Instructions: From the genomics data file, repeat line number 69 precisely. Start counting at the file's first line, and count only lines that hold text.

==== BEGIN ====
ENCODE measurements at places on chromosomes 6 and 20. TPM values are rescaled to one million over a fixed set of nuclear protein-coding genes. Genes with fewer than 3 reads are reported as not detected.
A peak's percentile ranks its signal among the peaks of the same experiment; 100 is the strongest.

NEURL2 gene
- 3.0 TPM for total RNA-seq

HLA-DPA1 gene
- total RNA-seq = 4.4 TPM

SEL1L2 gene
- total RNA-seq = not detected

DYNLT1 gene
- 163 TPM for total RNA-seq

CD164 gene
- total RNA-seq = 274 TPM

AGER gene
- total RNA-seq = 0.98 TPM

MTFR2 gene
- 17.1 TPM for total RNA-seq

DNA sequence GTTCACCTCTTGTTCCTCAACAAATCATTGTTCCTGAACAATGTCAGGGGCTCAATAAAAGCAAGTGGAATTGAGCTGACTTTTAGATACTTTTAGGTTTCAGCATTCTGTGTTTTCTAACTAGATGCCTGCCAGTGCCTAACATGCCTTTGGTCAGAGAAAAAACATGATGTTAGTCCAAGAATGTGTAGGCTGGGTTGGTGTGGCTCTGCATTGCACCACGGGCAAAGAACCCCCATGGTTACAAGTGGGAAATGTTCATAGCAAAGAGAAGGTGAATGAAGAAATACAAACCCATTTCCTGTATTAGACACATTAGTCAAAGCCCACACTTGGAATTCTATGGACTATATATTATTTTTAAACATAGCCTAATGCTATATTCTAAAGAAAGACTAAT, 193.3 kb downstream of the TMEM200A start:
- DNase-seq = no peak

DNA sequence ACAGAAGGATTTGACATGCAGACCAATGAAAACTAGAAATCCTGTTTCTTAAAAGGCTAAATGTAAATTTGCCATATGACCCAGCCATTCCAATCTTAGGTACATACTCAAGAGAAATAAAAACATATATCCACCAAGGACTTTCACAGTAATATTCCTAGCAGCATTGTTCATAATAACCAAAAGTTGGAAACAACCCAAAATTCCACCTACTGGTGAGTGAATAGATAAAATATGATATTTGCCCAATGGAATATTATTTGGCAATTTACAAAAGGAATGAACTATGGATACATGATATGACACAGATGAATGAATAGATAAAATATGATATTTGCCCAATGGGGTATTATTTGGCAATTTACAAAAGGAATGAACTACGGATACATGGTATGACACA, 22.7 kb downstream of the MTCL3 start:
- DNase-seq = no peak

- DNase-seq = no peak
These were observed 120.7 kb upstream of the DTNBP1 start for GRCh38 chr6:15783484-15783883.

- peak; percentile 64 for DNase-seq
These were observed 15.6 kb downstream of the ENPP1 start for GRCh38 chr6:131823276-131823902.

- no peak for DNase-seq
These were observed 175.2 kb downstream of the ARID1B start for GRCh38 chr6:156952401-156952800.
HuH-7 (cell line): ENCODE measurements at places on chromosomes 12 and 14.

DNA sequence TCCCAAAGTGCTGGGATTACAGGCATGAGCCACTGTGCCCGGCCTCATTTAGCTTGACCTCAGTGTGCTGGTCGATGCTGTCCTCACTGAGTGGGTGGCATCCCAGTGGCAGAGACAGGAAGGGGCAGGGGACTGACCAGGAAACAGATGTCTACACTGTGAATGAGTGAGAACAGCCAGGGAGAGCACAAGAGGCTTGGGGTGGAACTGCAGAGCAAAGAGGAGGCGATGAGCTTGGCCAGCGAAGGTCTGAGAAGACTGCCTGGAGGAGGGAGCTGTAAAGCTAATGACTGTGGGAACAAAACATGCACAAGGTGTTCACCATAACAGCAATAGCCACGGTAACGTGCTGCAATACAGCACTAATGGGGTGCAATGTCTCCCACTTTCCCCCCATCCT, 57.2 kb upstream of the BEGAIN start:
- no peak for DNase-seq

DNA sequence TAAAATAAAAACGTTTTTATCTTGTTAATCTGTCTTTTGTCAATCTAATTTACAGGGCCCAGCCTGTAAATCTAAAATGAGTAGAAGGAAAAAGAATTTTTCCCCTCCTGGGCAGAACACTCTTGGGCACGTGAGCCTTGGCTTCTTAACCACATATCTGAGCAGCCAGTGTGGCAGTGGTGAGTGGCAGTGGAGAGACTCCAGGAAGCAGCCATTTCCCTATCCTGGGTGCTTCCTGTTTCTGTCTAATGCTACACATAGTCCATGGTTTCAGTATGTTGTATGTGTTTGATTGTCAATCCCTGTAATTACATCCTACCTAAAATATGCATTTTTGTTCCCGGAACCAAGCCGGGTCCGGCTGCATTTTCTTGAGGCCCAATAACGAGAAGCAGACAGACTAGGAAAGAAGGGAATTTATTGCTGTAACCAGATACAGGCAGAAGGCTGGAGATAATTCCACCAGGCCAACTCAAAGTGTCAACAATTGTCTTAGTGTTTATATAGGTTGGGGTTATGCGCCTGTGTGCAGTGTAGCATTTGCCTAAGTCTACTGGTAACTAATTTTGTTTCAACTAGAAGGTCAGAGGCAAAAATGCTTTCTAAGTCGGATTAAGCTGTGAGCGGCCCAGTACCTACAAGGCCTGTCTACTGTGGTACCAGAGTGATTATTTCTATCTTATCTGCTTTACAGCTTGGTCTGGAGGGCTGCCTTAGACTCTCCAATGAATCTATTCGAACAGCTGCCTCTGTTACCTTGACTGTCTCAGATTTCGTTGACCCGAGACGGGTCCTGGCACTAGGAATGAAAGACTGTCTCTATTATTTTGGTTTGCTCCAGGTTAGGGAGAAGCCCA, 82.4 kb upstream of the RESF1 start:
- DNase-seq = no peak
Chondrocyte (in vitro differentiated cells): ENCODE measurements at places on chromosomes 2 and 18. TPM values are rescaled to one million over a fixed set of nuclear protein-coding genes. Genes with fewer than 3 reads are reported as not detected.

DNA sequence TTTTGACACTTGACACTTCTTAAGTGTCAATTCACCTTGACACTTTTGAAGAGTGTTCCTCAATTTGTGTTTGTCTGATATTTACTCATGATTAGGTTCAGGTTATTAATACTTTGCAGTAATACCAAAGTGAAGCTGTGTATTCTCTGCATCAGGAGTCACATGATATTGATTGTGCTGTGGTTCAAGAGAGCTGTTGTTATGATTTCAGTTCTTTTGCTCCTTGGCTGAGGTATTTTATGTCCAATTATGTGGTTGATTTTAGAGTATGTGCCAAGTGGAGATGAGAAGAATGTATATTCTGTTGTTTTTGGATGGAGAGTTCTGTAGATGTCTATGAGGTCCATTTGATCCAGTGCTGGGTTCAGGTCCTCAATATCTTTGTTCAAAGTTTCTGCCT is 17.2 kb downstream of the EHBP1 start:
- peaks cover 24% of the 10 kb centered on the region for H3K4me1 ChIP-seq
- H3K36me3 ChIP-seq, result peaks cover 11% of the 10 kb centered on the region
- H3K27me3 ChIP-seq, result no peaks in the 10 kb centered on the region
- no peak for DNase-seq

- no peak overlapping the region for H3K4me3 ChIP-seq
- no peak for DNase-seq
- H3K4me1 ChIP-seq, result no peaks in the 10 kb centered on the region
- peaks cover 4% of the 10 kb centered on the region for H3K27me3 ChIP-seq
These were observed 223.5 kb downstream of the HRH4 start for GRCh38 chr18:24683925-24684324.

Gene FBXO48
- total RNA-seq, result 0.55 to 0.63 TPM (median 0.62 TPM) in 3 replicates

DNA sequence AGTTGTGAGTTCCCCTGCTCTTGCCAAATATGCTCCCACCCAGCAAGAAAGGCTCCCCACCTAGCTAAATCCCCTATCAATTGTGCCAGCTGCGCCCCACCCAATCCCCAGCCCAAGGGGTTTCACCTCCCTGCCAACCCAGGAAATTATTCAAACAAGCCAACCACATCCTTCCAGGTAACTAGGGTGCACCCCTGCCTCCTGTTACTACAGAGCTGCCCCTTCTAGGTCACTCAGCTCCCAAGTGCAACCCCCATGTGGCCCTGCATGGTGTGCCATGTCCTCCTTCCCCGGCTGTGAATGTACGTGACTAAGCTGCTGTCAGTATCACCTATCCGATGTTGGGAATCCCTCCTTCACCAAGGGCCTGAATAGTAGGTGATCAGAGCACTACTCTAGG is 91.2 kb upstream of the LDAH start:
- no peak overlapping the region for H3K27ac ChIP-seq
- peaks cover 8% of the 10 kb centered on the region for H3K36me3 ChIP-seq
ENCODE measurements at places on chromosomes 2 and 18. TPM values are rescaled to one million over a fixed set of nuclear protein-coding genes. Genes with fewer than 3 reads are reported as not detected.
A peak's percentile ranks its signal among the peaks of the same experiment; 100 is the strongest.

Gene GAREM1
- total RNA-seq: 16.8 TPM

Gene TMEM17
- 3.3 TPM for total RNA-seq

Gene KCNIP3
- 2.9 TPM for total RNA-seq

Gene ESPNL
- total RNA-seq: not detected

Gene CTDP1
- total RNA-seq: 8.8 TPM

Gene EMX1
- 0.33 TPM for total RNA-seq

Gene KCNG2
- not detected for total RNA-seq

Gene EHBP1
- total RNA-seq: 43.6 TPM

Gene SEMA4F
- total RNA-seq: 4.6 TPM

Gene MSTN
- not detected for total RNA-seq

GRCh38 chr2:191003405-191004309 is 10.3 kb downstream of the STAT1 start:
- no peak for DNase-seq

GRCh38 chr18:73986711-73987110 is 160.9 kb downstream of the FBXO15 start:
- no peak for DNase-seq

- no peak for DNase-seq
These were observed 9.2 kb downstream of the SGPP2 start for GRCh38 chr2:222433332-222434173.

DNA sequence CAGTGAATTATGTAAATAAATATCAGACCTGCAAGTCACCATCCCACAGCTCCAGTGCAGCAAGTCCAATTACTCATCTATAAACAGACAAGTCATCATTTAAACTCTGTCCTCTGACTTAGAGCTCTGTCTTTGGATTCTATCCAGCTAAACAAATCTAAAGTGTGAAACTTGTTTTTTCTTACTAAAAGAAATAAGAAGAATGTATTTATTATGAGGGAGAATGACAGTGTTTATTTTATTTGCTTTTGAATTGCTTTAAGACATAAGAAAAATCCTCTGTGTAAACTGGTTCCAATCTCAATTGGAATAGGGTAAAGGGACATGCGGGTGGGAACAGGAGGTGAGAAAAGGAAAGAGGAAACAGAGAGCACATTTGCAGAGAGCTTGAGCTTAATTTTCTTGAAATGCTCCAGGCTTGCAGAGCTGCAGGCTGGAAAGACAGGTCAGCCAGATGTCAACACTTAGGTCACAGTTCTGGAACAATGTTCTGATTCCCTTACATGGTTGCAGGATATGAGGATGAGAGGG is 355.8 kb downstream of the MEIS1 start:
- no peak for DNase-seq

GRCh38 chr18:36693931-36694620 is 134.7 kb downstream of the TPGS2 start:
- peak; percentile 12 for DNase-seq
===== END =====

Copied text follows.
- not detected for total RNA-seq